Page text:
One of the biggest takeaways from this trip was to meet my co-supervisor, Stephanie Merchant, in person. She was able to dedicate a desk on campus for me to work at, introduced me to other doctoral candidates with similar interests, exposed me to many of the on-campus activities, workshops, seminars, and off-campus conferences that were taking place, and it was just great to meet face-to-face without the issue of video call latency. We were able to do necessary and important work together that would only have worked if facilitated in person, and it led to conversations and further understandings that would not have happened otherwise. The Department of Health also afforded me the opportunity to communicate my progress in my doctoral studies, which allowed me to meet other academics and students that were able to provide me with valuable insights. I want to extend my gratitude to the Department of Health for welcoming me into their space and allowing me to work there and for the resources that were made available to me.
The sun was shining for the entire six weeks that I was there, bar a few moments of drizzle. The campus was quiet as students were completing their exams, and so when the invitation to attend the Doctoral College’s Taster Week as part of their Doctoral Development was presented to me, I took the opportunity to attend as many as I could:
- Increasing our Productivity, presented in-person by Sarah Williment
- How to write the thing when you’re not writing the thing, presented online by Vikki Burns
- Supervising your supervisor and your PhD experience, presented in-person by Emma Denham and Aurelien Mondon
These workshops allowed for self-reflection and the opportunity to engage with students that are experiencing many shared concerns in their own research journeys. All of the workshops were quite revelatory for me and hope to be invited to participate in more workshops like this in future.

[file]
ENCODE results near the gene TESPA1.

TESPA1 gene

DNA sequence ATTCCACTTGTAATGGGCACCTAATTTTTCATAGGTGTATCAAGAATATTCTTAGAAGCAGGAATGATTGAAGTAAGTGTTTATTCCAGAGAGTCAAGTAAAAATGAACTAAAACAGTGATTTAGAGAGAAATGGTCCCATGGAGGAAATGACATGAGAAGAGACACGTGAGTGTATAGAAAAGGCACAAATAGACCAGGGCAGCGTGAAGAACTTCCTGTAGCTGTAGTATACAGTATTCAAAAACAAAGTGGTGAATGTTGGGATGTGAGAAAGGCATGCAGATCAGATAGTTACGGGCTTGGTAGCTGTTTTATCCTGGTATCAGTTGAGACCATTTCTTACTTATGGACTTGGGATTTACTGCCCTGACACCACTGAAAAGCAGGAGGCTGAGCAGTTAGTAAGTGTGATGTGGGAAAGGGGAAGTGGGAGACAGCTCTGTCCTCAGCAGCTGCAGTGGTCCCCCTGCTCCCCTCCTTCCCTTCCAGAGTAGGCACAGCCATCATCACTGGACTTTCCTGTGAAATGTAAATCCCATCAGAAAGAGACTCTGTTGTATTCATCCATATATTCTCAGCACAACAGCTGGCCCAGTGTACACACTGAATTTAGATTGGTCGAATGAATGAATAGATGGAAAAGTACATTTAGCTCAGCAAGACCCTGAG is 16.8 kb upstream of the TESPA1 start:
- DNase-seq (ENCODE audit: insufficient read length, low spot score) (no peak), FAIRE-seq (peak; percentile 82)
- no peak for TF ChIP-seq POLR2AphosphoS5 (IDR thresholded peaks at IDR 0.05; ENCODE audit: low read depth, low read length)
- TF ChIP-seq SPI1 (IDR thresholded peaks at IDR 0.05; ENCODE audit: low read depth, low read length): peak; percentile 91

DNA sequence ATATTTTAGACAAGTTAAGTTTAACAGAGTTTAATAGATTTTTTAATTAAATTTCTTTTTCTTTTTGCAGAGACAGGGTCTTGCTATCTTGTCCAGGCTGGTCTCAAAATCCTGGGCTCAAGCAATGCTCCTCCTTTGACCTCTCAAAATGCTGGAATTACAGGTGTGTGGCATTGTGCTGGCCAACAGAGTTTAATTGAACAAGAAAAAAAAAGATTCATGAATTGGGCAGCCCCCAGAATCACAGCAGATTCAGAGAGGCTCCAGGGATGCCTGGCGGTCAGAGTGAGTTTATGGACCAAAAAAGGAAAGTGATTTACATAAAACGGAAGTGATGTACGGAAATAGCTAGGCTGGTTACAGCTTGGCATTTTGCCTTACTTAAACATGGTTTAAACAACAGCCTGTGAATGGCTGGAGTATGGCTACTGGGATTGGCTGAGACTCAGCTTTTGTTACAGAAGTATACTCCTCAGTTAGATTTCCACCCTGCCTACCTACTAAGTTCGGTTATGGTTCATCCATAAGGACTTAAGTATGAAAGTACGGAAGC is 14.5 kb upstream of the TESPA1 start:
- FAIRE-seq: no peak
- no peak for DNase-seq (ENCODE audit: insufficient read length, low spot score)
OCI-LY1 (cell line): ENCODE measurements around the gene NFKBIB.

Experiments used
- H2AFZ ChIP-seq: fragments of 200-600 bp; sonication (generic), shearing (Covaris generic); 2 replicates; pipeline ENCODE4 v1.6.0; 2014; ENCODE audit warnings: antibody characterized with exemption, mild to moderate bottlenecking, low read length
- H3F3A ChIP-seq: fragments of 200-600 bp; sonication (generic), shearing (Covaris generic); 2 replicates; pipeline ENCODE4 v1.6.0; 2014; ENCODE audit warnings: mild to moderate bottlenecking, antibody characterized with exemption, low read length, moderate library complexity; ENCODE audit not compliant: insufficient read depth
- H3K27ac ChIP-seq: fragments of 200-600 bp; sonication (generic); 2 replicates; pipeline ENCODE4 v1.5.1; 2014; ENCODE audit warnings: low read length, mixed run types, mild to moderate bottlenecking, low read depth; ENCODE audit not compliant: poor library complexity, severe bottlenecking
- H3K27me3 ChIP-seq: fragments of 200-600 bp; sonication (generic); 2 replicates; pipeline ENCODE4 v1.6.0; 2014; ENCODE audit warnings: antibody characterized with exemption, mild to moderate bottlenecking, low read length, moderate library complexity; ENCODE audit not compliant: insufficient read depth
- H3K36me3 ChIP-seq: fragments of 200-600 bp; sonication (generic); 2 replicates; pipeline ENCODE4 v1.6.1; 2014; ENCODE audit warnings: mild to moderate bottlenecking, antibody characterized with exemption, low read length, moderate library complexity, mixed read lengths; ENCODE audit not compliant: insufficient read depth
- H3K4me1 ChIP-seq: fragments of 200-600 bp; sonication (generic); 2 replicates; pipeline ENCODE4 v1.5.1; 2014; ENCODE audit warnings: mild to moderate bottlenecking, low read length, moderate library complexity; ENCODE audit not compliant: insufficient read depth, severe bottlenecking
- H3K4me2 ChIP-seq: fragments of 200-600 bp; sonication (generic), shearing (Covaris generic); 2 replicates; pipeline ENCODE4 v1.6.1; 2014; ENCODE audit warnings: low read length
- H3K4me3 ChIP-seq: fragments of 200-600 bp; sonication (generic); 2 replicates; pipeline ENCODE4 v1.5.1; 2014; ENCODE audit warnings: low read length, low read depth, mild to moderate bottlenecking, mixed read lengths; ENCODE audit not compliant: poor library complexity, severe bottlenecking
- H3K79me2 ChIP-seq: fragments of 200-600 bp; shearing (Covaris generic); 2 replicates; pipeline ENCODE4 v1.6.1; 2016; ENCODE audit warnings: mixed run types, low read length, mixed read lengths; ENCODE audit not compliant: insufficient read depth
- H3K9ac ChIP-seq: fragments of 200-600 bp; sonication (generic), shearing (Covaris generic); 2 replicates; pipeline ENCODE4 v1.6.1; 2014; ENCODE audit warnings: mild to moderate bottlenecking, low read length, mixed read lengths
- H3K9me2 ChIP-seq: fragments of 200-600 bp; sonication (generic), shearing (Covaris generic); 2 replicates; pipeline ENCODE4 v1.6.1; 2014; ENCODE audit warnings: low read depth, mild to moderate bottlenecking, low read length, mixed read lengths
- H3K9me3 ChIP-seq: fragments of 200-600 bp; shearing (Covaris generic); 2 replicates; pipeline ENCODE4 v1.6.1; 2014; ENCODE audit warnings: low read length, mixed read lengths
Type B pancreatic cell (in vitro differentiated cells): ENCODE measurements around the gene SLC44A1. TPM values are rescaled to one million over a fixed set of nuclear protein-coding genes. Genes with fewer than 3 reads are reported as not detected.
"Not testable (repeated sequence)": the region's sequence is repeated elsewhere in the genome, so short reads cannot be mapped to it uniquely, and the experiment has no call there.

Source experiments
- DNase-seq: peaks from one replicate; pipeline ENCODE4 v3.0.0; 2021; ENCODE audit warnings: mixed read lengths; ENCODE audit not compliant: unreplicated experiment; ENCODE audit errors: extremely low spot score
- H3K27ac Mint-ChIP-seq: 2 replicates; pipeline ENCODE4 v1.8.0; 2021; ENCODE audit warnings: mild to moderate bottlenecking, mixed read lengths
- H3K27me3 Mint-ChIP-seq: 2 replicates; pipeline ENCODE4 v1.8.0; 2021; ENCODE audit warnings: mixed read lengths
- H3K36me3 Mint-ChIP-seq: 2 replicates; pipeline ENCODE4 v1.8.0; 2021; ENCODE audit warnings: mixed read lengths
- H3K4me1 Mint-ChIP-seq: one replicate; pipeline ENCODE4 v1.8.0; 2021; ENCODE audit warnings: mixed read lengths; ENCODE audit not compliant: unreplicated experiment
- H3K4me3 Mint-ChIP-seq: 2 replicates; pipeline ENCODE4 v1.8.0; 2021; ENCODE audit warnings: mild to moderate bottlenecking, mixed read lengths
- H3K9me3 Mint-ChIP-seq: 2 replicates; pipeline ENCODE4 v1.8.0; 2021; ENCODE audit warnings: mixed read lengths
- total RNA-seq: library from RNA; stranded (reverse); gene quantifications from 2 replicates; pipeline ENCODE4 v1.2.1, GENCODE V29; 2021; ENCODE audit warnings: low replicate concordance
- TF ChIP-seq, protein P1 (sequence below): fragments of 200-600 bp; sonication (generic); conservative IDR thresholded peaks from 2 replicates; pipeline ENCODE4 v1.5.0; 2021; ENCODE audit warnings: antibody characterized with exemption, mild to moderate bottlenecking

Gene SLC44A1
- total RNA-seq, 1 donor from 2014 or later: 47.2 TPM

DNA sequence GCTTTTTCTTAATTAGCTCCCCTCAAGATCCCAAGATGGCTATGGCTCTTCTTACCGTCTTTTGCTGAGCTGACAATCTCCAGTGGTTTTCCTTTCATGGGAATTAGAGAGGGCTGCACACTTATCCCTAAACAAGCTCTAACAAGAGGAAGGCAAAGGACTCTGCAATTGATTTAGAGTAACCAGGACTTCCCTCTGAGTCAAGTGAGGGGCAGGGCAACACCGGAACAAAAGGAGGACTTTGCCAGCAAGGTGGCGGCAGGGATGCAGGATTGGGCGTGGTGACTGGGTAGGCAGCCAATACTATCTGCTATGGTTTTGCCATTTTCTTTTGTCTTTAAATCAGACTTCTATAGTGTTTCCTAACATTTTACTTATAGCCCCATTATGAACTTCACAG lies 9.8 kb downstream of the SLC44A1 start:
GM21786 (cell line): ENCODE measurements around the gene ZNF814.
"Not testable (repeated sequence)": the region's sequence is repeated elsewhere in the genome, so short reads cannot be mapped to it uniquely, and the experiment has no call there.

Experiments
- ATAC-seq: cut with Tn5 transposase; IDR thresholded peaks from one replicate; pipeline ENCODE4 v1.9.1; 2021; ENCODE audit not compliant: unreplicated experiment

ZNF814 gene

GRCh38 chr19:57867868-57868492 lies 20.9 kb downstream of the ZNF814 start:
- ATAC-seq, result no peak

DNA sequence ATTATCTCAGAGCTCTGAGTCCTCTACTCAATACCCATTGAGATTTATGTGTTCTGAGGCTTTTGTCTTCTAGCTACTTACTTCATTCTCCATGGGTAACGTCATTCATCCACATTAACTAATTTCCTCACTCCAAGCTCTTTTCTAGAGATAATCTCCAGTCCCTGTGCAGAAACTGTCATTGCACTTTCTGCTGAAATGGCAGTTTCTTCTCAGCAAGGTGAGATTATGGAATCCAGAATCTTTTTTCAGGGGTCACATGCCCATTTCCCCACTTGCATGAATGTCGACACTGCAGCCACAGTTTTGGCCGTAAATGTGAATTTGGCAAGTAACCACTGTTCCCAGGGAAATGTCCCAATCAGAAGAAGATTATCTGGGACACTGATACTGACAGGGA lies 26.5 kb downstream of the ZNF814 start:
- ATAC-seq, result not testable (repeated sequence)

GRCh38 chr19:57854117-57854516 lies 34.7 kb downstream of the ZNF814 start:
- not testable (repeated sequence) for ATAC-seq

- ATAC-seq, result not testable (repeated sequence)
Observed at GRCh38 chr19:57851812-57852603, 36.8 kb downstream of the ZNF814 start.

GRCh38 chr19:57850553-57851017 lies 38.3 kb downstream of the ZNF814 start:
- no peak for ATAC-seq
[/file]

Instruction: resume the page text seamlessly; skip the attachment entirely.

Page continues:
The parts that are not mentioned above — the moments that make up the majority of the time spent in Bath — were the most formative moments. This includes meandering through a throng of people wandering about the city almost every day, attempting to be more proficient with self-checkouts than I actually am, nights spent in my room listening to the Great Western Railway trains zoom by as I try to get myself to write more or run code, sneaking glances at my phone to track how many bus stops until my next destination and seeing all of the spots that all the blogs said to go see. It is difficult to put into words the impact that an opportunity like this has had on me in a personal and professional capacity, and I cannot even be sure that I fully comprehend that impact yet. I will say that, given that our entire cohort consists of working academics at our various institutions, this opportunity that holds space for us to focus on conducting our own research for our own development, with some respite from the day-to-day and all the responsibilities that come with being an academic, is an opportunity that I am grateful to have had. It has propelled me into a direction with a momentum that has yet to slow me down.